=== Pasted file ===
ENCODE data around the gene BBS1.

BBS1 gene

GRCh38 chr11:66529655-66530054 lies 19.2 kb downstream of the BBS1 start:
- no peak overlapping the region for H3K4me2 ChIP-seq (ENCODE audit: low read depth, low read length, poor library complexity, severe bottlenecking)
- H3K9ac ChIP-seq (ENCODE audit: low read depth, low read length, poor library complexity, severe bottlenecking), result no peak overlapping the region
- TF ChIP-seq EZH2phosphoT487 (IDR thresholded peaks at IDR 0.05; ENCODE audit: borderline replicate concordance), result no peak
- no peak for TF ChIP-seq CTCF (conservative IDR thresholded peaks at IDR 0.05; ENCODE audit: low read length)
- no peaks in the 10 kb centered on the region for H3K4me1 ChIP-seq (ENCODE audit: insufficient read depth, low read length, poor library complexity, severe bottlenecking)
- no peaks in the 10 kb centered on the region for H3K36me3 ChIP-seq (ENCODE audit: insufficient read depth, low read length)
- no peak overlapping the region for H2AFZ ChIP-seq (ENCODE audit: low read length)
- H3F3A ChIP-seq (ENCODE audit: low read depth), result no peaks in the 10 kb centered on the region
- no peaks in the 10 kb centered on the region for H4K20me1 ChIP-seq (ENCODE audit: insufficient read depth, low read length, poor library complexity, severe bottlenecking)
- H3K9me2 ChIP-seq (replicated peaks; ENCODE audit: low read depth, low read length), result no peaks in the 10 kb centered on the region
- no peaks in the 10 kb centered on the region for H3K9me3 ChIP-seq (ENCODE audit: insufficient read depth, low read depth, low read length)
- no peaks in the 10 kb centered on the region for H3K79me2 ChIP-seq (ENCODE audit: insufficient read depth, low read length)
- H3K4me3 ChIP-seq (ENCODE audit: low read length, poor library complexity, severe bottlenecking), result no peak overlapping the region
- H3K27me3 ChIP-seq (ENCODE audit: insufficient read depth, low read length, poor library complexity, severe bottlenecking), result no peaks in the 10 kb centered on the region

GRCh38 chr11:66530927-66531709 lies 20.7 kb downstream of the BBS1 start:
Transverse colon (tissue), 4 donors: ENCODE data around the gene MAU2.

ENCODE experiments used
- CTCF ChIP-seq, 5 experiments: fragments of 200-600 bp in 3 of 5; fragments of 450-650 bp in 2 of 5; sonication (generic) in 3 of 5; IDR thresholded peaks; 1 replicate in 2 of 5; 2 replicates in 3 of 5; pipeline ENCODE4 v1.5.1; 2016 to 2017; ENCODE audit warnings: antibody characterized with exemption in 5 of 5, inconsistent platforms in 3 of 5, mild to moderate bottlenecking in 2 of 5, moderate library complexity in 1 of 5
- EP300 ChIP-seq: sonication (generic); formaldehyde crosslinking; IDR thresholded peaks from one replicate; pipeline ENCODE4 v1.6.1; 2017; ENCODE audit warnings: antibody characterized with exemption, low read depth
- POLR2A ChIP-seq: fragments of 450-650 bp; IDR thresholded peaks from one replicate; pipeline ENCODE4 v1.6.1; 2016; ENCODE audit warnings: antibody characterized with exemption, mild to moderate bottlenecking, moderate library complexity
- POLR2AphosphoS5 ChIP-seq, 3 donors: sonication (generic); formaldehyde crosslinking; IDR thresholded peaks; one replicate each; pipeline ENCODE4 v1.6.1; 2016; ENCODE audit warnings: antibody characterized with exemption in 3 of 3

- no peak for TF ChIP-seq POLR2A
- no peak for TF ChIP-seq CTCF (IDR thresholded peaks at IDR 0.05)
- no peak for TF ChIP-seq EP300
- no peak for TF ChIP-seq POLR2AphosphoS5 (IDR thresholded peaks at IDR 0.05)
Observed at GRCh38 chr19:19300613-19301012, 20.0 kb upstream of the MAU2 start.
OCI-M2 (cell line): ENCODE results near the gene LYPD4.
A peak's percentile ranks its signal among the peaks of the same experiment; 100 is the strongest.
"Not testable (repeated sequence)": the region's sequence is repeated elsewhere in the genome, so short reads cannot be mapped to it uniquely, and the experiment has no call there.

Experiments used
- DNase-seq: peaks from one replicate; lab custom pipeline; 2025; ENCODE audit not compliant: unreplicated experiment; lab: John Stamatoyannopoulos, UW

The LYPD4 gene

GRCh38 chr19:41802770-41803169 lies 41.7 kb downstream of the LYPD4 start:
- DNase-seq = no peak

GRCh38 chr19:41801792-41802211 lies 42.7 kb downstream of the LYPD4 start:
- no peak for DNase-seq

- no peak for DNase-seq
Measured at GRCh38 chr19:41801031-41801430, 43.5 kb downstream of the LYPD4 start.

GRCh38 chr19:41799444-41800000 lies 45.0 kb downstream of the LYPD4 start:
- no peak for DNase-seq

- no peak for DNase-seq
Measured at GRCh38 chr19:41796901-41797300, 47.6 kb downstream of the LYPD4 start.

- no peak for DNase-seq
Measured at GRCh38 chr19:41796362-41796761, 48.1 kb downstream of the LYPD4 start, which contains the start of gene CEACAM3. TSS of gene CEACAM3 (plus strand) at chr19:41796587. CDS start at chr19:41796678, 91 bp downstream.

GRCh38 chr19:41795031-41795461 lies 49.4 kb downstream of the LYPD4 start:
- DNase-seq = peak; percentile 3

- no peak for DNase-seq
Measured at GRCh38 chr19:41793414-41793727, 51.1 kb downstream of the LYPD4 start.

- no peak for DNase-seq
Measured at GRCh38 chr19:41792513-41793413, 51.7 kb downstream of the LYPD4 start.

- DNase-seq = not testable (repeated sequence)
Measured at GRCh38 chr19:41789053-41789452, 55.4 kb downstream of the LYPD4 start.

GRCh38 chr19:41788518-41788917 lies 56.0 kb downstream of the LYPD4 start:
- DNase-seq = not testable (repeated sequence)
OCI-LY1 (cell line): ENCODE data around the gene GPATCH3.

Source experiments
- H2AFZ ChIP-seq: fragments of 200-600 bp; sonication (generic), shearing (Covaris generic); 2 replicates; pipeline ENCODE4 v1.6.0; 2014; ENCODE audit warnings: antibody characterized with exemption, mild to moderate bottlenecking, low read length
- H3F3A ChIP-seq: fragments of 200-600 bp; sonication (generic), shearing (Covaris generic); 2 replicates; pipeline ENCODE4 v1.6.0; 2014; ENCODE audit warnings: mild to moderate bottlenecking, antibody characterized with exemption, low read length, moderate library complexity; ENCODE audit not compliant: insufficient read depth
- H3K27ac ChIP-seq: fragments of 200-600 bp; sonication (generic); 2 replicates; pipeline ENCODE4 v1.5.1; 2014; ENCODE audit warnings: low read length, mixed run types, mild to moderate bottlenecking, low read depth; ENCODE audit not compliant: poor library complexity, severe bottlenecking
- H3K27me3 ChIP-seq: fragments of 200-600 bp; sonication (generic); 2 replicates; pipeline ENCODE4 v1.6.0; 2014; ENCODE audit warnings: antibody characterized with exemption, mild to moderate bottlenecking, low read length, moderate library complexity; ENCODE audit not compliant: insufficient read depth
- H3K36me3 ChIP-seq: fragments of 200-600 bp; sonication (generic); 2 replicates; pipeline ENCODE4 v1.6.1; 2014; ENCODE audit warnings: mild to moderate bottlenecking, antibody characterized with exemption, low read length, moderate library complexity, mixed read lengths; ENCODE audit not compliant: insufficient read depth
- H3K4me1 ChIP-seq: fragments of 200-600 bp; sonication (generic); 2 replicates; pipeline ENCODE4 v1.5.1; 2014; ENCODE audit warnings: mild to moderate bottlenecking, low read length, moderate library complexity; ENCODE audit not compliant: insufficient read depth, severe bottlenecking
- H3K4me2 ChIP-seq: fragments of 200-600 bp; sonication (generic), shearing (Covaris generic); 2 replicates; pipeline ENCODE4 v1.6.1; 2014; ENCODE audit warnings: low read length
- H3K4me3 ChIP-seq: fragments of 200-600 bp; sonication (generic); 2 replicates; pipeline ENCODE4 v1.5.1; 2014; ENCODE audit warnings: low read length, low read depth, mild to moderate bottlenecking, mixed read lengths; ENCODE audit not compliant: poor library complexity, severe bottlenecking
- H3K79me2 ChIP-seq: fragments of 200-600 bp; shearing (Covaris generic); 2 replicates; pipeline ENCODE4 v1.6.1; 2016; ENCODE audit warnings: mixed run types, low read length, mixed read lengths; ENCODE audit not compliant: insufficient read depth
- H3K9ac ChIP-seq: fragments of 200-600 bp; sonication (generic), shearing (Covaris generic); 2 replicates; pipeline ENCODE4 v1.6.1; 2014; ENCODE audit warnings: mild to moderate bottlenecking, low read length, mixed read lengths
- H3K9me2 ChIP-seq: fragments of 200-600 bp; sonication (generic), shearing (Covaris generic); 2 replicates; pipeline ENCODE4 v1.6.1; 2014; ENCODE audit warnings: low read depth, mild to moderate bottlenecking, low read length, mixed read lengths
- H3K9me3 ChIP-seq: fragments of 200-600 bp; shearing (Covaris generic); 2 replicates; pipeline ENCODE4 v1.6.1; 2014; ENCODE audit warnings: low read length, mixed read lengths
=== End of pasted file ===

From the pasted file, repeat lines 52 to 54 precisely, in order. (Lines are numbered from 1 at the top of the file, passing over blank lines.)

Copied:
- no peak for DNase-seq
Measured at GRCh38 chr19:41792513-41793413, 51.7 kb downstream of the LYPD4 start.

- DNase-seq = not testable (repeated sequence)